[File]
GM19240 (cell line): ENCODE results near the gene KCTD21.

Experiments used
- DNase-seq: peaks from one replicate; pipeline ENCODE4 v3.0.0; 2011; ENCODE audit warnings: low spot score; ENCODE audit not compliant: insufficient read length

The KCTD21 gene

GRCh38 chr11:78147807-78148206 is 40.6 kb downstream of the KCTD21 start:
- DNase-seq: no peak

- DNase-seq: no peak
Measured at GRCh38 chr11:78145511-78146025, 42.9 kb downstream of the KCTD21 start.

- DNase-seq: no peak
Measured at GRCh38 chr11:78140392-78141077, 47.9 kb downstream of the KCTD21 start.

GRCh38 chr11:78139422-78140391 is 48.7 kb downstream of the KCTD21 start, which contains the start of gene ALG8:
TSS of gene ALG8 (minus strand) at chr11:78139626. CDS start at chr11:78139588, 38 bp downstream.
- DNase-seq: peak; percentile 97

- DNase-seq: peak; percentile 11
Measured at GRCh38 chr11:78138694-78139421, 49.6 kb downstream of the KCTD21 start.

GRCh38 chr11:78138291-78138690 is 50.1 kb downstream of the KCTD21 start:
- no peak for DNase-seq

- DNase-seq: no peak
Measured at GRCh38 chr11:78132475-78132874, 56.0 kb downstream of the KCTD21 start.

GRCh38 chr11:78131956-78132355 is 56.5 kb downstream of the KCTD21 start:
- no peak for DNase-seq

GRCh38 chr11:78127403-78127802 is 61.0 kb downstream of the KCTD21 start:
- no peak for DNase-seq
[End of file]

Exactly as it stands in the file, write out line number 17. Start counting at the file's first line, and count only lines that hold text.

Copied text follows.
- no peak for DNase-seq